In a new paper published in Light Science & Applications, a team of scientists, led by Professor Zhihong Zhang and Professor Qingming Luo from Wuhan National Laboratory for Optoelectronics-Huazhong University of Science and Technology, Wuhan, Hubei, China, and School of Biomedical Engineering, Hainan University, Haikou, Hainan, China, and co-workers have developed a CD44 and SR-B1 dual-targeting hyaluronic acid nanoparticle (5K-HA-HPPS) loaded with the near-infrared fluorescent/photoacoustic dye DiR-BOA for imaging SLNs in breast cancer. Due to the , negative charge, and target ligand, 5K-HA-HPPS can rapidly (<10 min) migrated to popliteal LNs (pLN) and showed prolonged retention time (>12 h) in pLN. More interestingly, they found that photoacoustic signals from 5K-HA-HPPS showed a significantly distinct spatial distribution among LNs of different statuses, which the signals were mainly distributed within tumor metastatic SLNs but at the peripheries of normal and inflamed LNs. The ratio of PA intensity (R) at the center of the LNs compared with that at the periphery in the 5K-HA-HPPS group was 5.93 ± 0.75 for T-MLNs, which was much higher than that for the Inf-LNs (R = 0.2 ± 0.07) and N-LNs (R = 0.45 ± 0.09). The reported method and technique provide a new strategy for accurately identifying the status of SLNs during breast cancer surgery and facilitate the implementation of appropriate tumor treatment strategies.

Fluorescence imaging showed that 5K-HA-HPPS enhanced in both T-MLNs and Inf-LNs, indicating that T-MLNs and Inf-LNs cannot be distinguished according to their fluorescence intensities. Here wide-field fluorescence imaging is two-dimensional imaging, which possesses the advantage of sensitivity, convenience, and non-invasiveness for long-term monitoring, but it cannot distinguish whether the fluorescent signal is located inside the LN or at the periphery of the LN. By providing deep penetration and a high spatial resolution, photoacoustic microscopy has a great potential for the 3-D visualization of photoacoustic signal distribution in intact LNs.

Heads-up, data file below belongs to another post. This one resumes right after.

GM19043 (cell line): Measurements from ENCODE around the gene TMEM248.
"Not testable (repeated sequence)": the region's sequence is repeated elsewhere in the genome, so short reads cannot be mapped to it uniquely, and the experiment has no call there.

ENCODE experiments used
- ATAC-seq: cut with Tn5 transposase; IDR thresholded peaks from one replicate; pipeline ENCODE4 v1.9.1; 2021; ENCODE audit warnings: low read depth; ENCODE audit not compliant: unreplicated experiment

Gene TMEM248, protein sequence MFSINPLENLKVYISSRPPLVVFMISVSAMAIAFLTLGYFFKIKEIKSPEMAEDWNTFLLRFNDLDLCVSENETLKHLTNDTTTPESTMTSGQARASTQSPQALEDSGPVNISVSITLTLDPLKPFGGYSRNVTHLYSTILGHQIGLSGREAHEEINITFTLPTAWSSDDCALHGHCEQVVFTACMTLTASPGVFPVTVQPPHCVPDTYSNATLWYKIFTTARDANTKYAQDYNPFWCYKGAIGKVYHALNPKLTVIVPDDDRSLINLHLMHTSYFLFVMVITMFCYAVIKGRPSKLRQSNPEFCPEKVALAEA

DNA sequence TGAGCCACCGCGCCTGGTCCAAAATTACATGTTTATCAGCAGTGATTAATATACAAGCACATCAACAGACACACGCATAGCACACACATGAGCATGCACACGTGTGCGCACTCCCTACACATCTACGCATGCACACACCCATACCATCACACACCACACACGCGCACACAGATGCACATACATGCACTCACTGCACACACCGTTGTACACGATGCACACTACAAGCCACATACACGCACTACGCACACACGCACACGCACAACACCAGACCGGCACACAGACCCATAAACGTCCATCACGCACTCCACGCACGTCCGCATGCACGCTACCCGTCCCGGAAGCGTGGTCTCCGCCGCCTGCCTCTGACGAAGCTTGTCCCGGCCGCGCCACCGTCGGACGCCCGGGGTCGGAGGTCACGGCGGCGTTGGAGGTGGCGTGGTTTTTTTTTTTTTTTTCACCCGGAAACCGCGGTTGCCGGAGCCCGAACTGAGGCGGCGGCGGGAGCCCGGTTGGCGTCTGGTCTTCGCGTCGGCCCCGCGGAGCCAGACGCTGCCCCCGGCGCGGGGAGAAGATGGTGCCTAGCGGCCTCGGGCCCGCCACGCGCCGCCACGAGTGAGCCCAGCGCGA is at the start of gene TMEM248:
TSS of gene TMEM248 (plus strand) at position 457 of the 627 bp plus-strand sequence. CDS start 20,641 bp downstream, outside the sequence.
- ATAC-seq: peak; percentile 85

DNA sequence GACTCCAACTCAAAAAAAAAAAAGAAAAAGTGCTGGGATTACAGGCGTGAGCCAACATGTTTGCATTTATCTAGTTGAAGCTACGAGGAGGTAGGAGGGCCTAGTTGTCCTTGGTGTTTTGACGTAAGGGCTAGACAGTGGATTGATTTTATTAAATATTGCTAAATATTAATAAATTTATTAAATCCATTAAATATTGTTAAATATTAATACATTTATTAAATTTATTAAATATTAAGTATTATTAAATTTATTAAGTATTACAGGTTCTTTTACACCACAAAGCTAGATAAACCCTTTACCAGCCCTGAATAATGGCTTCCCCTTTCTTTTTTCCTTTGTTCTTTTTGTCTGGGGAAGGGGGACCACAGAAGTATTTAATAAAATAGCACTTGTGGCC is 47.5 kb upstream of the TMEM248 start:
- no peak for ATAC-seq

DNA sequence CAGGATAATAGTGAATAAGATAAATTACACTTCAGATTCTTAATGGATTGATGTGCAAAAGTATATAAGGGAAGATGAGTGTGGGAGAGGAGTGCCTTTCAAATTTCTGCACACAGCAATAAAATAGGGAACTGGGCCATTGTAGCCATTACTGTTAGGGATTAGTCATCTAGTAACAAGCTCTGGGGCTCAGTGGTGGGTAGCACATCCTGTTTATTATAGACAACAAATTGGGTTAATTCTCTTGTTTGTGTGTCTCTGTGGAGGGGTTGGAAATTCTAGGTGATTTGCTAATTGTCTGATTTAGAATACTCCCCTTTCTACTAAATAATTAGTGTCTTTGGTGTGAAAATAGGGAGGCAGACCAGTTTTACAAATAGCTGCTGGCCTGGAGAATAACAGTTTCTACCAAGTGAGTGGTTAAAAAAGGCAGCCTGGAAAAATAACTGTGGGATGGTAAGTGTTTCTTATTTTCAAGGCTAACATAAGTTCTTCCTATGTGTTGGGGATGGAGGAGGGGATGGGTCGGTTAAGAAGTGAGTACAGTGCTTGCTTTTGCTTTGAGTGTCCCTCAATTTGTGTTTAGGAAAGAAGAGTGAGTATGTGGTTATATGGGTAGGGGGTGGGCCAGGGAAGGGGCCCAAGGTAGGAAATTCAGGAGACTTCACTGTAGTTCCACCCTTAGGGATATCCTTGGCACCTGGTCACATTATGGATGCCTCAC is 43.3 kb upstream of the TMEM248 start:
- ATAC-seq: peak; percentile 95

Both tumor cell infiltration and inflammation result in the enlargement of SLNs. Therefore, whether SLN enlargement is caused by the metastasis of tumor cells or inflammation should be determined before SLN resection. The presented technique possess the ability to distinguish metastatic SLNs from inflamed LNs, thus will expected to provide an in vivo detection method for quickly identifying whether the SLN has tumor metastasis and will reduce the complications caused by unnecessary LN removal during breast cancer surgery, which has potential clinical application value.


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More information: Yanfeng Dai et al, Metastatic status of sentinel lymph nodes in breast cancer determined with photoacoustic microscopy via dual-targeting nanoparticles, Light: Science & Applications (2020). DOI: 10.1038/s41377-020-00399-0
Journal information: Light: Science & Applications

Citation: Photoacoustic microscopy for identifying sentinel lymph nodes of breast cancer (2020, September 23) retrieved 25 November 2020 from https://phys.org/news/2020-09-photoacoustic-microscopy-sentinel-lymph-nodes.html